Chapter

Mr. Barratt on ‘The Suppression of Egoism ’

Henry Sidgwick

in Essays on Ethics and Method

Published in print December 2000 | ISBN: 9780198250234
Published online November 2003 | e-ISBN: 9780191598432 | DOI: http://dx.doi.org/10.1093/0198250231.003.0004

Series: British Moral Philosophers

 Mr. Barratt on ‘The Suppression of Egoism  ’

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In his reply to Barratt's criticisms of his Methods of Ethics, Sidgwick states that Barratt misapprehends his position by overlooking the fact that he reviews various methods of ethics from a neutral and impartial standpoint. Following Butler, Sidgwick holds that reasonable self‐love and conscience are the two primary principles in human life. He differs from Butler on which precepts of conscience are reasonable, and maintains that the central formula of conscience holds that one ought not to prefer one's own good to the greater good of another. To Barratt's challenge that this confutes the principle of Rational Egoism, Sidgwick replies that the principle is contradicted, not confuted.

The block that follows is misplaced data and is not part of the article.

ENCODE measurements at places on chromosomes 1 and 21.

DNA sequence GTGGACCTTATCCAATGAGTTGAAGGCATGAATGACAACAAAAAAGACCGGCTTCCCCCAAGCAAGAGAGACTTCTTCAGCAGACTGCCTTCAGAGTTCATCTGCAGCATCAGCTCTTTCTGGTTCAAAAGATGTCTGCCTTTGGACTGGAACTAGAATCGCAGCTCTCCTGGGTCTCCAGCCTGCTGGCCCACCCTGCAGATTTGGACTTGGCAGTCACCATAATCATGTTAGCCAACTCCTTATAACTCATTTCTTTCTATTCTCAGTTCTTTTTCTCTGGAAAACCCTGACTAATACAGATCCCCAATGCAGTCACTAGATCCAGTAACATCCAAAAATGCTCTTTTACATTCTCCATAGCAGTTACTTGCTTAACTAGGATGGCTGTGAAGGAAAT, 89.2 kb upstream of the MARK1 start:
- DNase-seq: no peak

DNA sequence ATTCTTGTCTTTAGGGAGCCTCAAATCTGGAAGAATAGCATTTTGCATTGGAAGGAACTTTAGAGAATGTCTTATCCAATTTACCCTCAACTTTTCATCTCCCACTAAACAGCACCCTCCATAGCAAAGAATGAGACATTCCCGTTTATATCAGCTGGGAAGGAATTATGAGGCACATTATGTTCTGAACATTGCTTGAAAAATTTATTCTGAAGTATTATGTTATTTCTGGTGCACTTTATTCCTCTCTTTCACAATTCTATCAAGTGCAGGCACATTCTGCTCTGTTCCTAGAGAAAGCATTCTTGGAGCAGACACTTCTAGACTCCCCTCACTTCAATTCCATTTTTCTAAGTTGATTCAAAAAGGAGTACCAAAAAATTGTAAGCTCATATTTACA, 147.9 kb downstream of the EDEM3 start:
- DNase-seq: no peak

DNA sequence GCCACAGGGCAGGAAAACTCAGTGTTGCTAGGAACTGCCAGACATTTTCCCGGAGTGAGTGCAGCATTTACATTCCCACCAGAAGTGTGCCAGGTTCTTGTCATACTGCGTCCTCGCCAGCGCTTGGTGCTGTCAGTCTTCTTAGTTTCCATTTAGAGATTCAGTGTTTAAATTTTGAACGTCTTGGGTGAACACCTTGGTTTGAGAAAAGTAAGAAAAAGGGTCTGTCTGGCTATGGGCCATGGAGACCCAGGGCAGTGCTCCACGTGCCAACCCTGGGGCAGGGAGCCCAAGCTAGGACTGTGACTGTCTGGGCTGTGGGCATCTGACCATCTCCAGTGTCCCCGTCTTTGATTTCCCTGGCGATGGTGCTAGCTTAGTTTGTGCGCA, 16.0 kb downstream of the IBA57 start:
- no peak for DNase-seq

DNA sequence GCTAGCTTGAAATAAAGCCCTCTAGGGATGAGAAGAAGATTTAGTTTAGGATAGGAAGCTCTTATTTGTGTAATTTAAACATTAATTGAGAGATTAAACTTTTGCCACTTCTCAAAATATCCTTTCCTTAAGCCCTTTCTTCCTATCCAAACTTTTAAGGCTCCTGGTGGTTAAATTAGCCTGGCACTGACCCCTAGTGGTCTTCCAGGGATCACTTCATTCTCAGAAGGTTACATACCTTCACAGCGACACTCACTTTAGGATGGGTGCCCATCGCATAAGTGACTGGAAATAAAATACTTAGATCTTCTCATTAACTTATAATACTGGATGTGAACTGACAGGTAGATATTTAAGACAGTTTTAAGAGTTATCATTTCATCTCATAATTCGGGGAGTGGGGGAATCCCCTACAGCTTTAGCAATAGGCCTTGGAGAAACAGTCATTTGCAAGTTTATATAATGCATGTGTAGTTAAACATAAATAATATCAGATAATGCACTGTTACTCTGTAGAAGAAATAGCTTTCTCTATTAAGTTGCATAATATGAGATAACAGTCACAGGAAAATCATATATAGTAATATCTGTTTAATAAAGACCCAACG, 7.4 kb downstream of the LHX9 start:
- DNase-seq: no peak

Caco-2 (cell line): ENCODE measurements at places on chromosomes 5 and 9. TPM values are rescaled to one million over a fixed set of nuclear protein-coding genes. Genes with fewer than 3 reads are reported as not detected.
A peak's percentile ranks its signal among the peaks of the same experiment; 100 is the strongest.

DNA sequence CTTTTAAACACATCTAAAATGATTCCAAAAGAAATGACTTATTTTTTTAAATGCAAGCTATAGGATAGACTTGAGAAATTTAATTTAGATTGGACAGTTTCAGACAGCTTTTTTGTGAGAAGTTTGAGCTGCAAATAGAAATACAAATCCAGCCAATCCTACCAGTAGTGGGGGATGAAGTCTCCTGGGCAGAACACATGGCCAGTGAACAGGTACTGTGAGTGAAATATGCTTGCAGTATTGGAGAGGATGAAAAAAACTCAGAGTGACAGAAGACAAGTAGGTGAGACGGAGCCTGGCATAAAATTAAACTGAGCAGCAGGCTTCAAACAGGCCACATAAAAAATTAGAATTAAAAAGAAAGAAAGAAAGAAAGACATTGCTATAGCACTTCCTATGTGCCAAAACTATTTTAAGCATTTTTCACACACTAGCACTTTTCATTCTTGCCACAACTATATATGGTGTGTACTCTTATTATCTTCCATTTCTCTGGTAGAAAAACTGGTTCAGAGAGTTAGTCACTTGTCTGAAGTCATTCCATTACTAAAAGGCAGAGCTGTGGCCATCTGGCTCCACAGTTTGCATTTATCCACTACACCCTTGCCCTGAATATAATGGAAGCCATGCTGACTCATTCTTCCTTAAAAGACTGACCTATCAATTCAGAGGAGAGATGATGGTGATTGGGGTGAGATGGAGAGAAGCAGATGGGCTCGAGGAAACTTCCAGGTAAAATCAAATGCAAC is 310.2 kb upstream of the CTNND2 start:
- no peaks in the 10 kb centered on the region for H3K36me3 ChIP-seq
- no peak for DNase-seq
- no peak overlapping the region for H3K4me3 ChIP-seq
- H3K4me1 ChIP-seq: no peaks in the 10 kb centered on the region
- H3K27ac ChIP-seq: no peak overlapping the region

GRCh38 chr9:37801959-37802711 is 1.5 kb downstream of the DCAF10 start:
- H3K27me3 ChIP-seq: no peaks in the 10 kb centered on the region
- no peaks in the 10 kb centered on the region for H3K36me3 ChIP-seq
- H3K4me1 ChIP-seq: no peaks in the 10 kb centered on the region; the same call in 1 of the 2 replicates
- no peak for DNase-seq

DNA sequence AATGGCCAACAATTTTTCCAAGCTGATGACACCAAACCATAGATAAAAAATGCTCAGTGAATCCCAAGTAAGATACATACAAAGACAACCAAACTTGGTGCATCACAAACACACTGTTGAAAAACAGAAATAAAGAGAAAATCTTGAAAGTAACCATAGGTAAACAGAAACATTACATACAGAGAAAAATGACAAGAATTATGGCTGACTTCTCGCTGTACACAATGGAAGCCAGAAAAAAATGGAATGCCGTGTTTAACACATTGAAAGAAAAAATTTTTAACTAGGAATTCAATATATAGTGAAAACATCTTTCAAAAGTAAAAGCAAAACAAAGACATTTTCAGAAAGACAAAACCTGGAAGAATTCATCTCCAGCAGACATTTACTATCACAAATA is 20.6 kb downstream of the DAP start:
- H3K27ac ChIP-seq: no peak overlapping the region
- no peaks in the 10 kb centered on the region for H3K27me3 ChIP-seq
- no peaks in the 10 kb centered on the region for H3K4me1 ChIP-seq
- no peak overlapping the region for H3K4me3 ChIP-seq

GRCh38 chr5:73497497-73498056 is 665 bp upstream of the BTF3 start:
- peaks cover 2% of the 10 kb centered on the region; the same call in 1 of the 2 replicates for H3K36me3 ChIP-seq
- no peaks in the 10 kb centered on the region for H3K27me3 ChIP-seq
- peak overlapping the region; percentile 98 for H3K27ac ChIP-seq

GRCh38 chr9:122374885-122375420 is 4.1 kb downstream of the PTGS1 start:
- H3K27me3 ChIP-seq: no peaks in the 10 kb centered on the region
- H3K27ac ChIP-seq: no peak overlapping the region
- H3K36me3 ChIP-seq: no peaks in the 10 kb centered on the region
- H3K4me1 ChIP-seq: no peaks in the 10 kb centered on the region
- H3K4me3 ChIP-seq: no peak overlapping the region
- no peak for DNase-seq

Keywords: Barratt; Joseph Butler; conscience; ethics; method; rational egoism; self‐love; Sidgwick

Chapter.  825 words. 

Subjects: Moral Philosophy

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